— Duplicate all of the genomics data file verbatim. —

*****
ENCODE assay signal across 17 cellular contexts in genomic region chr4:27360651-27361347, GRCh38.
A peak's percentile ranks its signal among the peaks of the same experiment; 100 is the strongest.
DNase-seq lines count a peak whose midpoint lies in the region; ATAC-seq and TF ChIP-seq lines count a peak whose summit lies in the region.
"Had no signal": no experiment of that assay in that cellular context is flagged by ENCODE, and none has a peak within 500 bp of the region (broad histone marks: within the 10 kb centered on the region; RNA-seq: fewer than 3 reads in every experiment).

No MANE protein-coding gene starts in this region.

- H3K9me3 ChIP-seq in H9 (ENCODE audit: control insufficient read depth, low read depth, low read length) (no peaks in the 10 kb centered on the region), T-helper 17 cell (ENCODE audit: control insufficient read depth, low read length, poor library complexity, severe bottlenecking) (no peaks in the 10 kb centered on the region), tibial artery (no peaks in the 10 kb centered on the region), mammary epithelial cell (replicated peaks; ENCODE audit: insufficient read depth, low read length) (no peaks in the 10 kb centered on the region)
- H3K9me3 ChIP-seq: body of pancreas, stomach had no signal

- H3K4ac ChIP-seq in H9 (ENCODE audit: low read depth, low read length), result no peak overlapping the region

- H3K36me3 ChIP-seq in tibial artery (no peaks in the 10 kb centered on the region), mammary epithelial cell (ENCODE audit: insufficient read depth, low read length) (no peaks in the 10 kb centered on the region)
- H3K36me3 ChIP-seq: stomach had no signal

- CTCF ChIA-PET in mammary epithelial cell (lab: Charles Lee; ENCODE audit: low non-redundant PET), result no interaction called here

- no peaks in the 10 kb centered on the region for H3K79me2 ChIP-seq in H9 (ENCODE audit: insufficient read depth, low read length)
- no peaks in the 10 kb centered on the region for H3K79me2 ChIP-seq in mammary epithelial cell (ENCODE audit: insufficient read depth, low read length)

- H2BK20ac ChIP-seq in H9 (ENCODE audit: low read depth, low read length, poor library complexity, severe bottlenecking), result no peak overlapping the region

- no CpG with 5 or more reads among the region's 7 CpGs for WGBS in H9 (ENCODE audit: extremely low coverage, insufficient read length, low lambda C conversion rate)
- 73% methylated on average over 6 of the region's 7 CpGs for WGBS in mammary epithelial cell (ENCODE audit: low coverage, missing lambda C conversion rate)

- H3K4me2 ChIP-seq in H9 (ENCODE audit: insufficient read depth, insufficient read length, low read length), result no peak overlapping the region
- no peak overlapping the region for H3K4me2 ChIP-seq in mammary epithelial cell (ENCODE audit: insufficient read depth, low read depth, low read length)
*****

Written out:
ENCODE assay signal across 17 cellular contexts in genomic region chr4:27360651-27361347, GRCh38.
A peak's percentile ranks its signal among the peaks of the same experiment; 100 is the strongest.
DNase-seq lines count a peak whose midpoint lies in the region; ATAC-seq and TF ChIP-seq lines count a peak whose summit lies in the region.
"Had no signal": no experiment of that assay in that cellular context is flagged by ENCODE, and none has a peak within 500 bp of the region (broad histone marks: within the 10 kb centered on the region; RNA-seq: fewer than 3 reads in every experiment).

No MANE protein-coding gene starts in this region.

- H3K9me3 ChIP-seq in H9 (ENCODE audit: control insufficient read depth, low read depth, low read length) (no peaks in the 10 kb centered on the region), T-helper 17 cell (ENCODE audit: control insufficient read depth, low read length, poor library complexity, severe bottlenecking) (no peaks in the 10 kb centered on the region), tibial artery (no peaks in the 10 kb centered on the region), mammary epithelial cell (replicated peaks; ENCODE audit: insufficient read depth, low read length) (no peaks in the 10 kb centered on the region)
- H3K9me3 ChIP-seq: body of pancreas, stomach had no signal

- H3K4ac ChIP-seq in H9 (ENCODE audit: low read depth, low read length), result no peak overlapping the region

- H3K36me3 ChIP-seq in tibial artery (no peaks in the 10 kb centered on the region), mammary epithelial cell (ENCODE audit: insufficient read depth, low read length) (no peaks in the 10 kb centered on the region)
- H3K36me3 ChIP-seq: stomach had no signal

- CTCF ChIA-PET in mammary epithelial cell (lab: Charles Lee; ENCODE audit: low non-redundant PET), result no interaction called here

- no peaks in the 10 kb centered on the region for H3K79me2 ChIP-seq in H9 (ENCODE audit: insufficient read depth, low read length)
- no peaks in the 10 kb centered on the region for H3K79me2 ChIP-seq in mammary epithelial cell (ENCODE audit: insufficient read depth, low read length)

- H2BK20ac ChIP-seq in H9 (ENCODE audit: low read depth, low read length, poor library complexity, severe bottlenecking), result no peak overlapping the region

- no CpG with 5 or more reads among the region's 7 CpGs for WGBS in H9 (ENCODE audit: extremely low coverage, insufficient read length, low lambda C conversion rate)
- 73% methylated on average over 6 of the region's 7 CpGs for WGBS in mammary epithelial cell (ENCODE audit: low coverage, missing lambda C conversion rate)

- H3K4me2 ChIP-seq in H9 (ENCODE audit: insufficient read depth, insufficient read length, low read length), result no peak overlapping the region
- no peak overlapping the region for H3K4me2 ChIP-seq in mammary epithelial cell (ENCODE audit: insufficient read depth, low read depth, low read length)